The pluripotency of embryonic stem (ES) cells is the result of a highly dynamic equilibrium that is controlled by a complex network of transcription factors that confer unique transcriptional properties to ES cells. Regulation of gene expression appears to correlate with the presence of dual chromatin marks called bivalent domains at the promoters of poised developmental genes. These marks keep differentiation genes silenced but poised and ready to be activated or permanently repressed during differentiation. The process of tissue fate specification is initiated by various signalling molecules that directly impact the dynamic equilibrium of ES cells, particularly on the bivalent domains, inclining and predisposing the balance towards a particular lineage. In here we summarized current knowledge on how different transcription factors and signalling molecules impact on the epigenetic status of ES cells and in turn how this guides the process of mesoderm specification
Embryonic stem (ES) cells have unique properties that allow them to proliferate without apparent limit and to give rise to virtually any cell type of an organism. For all these reasons, ES cells hold great promise for regenerative medicine.
Although ES cells can maintain their undifferentiated status indefinitely, they are extremely sensitive to changes in the extra cellular media. This unprecedented capacity to respond to environmental cues is explained by the existence of a highly dynamic equilibrium that can be easily displaced towards the end points. Thus, by affecting this delicate balance, small changes in signalling molecules are able to induce dramatic changes in gene expression that are crucial for the process of specification. The rapid nature of this response suggests that this dynamic equilibrium is controlled by epigenetic mechanisms.
The process of mesodermal specification is controlled by extracellular signalling molecules that mediate the rapid phosporylation of signal transduction proteins in the cytoplasm as well as the activation of transcription factors which subsequently lead to the activation or repression of their corresponding target genes. These early events highly impact the dynamic equilibrium of undifferentiated cells and finally tip the balance towards mesodermal specification.
2. The dynamic equilibrium of undifferentiated ES cells
Pluripotency is defined as the ability of cells to activate the expression of lineage specific genes in response to stimuli. However, in order to establish the appropriate program of gene expression, tissue specific genes corresponding to alternative lineages should become permanently silenced during differentiation. Differentiated cells, which have permanently silenced those genes, lose their plasticity and ability to respond to many environmental signals. This permanent silencing is mainly controlled by epigenetic events and its deregulation leads to pathologies like cancer. Two major epigenetic events can control the expression of genes at the transcriptional level; histone modifications and DNA methylation.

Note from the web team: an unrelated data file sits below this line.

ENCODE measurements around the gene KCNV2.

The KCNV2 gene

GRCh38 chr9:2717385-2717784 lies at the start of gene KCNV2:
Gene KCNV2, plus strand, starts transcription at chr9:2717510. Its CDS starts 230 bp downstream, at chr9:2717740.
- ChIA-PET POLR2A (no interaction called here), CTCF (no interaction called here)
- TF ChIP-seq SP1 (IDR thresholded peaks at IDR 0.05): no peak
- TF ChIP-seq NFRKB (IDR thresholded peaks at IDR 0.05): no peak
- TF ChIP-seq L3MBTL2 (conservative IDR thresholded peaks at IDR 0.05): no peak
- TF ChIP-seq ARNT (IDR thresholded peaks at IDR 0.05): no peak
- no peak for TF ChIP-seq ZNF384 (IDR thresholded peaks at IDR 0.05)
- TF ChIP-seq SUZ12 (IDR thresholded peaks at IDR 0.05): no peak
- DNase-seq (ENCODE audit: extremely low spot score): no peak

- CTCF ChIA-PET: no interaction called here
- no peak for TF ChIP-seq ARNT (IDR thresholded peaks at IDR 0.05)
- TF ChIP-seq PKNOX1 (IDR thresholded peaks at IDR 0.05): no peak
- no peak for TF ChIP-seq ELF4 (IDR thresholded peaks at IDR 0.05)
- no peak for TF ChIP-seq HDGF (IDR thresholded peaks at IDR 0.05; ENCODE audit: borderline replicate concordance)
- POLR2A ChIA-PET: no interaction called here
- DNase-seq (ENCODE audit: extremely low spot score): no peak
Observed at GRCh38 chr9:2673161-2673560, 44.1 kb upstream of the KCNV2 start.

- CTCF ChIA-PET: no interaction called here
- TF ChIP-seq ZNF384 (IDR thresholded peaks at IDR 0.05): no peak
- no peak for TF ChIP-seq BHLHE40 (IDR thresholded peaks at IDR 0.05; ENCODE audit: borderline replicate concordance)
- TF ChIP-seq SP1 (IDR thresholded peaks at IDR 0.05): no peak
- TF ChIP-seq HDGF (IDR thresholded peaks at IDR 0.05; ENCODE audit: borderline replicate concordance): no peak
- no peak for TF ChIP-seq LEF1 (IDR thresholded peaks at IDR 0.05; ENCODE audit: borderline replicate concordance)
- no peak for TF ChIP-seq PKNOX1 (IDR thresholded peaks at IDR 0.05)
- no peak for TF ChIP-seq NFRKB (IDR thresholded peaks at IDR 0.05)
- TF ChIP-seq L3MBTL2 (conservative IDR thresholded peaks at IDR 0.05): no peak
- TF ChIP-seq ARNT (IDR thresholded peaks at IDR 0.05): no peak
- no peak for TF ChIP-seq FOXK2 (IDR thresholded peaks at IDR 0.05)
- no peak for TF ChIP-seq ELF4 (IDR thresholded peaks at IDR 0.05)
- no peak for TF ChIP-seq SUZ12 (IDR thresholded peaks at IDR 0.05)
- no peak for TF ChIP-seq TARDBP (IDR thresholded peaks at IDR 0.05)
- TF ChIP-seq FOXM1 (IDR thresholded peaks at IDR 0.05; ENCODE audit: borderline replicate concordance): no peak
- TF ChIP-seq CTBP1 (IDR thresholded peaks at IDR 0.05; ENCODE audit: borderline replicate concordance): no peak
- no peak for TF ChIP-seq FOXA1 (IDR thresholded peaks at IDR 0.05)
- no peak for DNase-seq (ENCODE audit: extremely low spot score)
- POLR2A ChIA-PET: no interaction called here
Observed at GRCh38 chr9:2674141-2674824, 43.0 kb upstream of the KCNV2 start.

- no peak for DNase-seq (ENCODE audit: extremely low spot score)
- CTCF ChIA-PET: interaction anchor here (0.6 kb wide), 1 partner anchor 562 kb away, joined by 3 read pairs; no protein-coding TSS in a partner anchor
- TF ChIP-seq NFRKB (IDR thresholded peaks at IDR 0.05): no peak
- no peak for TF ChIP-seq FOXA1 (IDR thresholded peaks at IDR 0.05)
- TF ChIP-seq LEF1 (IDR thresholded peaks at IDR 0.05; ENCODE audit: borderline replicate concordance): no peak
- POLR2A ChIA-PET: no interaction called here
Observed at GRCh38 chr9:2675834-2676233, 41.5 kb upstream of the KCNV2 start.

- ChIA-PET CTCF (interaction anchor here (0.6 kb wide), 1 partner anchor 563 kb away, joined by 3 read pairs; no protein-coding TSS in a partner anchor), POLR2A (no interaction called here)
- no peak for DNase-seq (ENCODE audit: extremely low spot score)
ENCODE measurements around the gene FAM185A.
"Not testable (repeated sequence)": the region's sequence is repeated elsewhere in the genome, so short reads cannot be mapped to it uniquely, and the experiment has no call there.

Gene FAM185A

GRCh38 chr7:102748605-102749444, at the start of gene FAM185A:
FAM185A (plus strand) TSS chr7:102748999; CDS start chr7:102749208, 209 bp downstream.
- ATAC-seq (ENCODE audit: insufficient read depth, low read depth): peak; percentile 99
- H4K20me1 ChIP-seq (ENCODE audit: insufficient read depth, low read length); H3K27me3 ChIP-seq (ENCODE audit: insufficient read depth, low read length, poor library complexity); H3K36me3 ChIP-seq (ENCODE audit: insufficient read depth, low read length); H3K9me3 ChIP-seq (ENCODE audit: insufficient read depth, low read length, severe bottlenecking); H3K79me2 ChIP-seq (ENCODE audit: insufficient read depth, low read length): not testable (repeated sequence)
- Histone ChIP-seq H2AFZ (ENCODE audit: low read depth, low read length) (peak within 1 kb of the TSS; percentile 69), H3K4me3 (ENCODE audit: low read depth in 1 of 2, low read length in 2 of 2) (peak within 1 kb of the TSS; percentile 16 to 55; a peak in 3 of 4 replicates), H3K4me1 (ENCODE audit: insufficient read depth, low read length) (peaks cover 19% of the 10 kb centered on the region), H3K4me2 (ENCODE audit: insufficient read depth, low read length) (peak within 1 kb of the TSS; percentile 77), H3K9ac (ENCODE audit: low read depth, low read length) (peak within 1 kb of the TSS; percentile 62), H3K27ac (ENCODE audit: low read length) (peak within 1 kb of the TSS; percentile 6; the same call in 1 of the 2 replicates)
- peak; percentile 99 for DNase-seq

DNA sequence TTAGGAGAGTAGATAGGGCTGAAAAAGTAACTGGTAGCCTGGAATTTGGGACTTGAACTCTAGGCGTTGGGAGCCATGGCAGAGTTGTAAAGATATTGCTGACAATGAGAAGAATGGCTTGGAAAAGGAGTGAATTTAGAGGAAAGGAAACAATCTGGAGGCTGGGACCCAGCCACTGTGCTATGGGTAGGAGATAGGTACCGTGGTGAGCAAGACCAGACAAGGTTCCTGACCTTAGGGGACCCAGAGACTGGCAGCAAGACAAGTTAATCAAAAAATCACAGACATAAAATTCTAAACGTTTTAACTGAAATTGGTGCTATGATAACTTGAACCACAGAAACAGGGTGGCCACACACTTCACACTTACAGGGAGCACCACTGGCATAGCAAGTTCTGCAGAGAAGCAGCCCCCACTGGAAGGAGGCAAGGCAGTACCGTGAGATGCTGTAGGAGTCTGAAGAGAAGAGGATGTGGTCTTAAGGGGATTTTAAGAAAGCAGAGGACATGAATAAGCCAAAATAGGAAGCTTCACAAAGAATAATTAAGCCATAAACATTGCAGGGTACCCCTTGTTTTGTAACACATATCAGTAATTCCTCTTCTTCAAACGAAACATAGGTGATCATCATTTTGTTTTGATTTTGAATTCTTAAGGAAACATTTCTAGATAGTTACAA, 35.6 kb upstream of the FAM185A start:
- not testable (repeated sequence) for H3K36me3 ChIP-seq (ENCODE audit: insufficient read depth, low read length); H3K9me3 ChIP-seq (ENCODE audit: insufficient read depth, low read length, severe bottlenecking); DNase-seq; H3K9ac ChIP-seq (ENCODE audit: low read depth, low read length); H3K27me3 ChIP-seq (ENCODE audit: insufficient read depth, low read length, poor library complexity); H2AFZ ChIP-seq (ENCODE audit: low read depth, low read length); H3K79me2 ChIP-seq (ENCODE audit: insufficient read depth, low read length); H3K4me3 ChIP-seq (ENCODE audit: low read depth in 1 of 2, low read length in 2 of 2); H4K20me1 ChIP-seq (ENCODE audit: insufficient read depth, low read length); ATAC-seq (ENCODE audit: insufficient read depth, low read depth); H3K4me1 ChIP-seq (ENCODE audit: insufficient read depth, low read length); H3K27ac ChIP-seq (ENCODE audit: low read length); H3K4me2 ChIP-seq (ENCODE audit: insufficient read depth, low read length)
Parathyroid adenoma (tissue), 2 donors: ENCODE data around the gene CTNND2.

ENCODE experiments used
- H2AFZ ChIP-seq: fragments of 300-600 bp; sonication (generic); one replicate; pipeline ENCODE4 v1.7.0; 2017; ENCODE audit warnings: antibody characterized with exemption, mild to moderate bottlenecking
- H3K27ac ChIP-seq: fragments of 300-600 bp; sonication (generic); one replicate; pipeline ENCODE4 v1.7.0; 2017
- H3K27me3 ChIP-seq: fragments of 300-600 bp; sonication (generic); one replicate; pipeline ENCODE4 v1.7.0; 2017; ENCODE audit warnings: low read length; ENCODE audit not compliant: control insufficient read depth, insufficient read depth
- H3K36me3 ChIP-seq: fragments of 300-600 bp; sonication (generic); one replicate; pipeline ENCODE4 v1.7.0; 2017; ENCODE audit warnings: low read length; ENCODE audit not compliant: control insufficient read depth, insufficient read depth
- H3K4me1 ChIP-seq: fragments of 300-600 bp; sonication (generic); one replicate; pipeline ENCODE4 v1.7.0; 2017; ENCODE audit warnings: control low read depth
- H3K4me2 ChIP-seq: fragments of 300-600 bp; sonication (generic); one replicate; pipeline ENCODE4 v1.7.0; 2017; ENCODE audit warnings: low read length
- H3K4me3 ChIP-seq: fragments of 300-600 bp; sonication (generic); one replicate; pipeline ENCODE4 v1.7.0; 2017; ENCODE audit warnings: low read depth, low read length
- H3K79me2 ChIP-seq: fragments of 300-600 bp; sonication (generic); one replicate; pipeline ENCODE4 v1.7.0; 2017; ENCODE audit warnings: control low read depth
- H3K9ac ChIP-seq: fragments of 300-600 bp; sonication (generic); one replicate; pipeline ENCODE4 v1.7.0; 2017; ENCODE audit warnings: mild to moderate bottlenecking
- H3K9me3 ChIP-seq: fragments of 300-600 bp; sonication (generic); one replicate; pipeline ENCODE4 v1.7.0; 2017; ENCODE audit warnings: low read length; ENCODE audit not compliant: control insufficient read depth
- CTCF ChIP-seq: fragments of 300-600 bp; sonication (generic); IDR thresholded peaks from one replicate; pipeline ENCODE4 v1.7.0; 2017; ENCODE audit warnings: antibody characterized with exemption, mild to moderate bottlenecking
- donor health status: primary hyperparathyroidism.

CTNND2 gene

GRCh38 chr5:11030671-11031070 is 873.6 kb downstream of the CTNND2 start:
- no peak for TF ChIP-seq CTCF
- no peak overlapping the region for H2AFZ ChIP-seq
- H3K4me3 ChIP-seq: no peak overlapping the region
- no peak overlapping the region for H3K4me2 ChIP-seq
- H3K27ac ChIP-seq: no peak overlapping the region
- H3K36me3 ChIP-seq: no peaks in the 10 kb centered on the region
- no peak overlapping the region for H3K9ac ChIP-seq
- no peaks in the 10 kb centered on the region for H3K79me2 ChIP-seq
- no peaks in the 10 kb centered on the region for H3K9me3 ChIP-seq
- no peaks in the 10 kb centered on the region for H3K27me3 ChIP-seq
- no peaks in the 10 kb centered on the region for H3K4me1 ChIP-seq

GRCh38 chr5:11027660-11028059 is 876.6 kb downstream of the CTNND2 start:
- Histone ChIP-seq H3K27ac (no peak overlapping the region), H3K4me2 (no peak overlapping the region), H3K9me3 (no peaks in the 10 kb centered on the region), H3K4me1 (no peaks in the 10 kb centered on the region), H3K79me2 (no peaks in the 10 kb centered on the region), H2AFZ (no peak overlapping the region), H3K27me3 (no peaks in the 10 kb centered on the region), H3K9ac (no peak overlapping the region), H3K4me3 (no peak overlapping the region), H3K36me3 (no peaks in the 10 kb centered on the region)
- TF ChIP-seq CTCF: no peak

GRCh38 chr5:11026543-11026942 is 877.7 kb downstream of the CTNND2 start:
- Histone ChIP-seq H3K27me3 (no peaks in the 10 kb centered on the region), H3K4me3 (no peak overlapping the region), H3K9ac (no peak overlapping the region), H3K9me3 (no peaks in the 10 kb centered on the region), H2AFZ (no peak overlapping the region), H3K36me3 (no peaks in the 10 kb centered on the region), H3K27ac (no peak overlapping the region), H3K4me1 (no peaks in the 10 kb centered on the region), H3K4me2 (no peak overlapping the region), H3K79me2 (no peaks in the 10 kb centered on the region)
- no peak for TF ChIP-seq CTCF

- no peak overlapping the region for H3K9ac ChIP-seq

DNA methylation in mammalian cells is postulated to play multiple roles in cell physiology, including genome stability, genomic imprinting and developmental gene regulation. Regarding its role in gene expression, it is widely accepted that methylation of selected CpG islands located in the regulatory regions of critical genes contributes to their permanent and irreversible silencing.
Genomic DNA in eukaryotic nuclei is packaged into a compact structure known as chromatin. The fundamental unit of chromatin is the nucleosome, which is composed of two copies each of four core histones—H2A, H2B, H3, and H4—wrapped by 146 bp of DNA. The N-terminal tails of histones are subjected to various post-translational modifications that have been demonstrated to control structural chromatin compaction and, in turn, regulate gene transcription.
Histone methylation is probably the most studied histone modification since it is linked to both transcriptional activation and repression. The numerous lysine residues on the histone tails, in conjunction with the various methylation levels (mono-, di- or trymethylation), provide tremendous regulatory potential for chromatin modifications (Martin and Zhang, 2005). Moreover, histone lysine methylation, which was until recently thought to be an irreversible epigenetic mark, can be reversed by histone lysine-specific demethylases, making the histone methylation status extremely dynamic (Shi and Whetstine, 2007). Interestingly, recent studies highlight the importance of histone lysine methylation regarding the predisposition of genes to be activated.
Pluripotency relies on the fact that early developmental genes are not irreversibly silenced in ES cells but remain poised and ready to become active in response to extra cellular signals. Recently, it has been reported that many key developmental genes that are silent in embryonic stem cells display unique histone modification patterns, which make them permissive for activation during differentiation (Azuara et al., 2006; Bernstein et al., 2006; Pan et al., 2007; Zhao et al., 2007). This unique histone modification pattern, called “bivalent domains,” consists of large regions of H3K27 trimethylation harbouring smaller regions of H3K4 trimethylation around the transcriptional start site of critical developmental genes. Although initially puzzling, the coexistence of activating (H3K4 methylation) and repressive (H3K27 methylation) marks has been suggested to play a role in silencing developmental genes in ES cells while keeping them poised for activation upon initiation of specific developmental pathways. Moreover, the poised nature of these domains is further reinforced by the absence of DNA methylation despite the presence of numerous CpG islands (Fouse et al., 2008) and the presence of poised RNA polymerase II at the transcription initiation site of the marked genes (Stock et al., 2007). Functionally, the presence of these discrete areas of H3K4 methylation may act as a barrier that prevents the spread of repressive chromatin modifications and perhaps facilitate the binding of lineage-specific transcription factors during differentiation (Szutorisz and Dillon, 2005).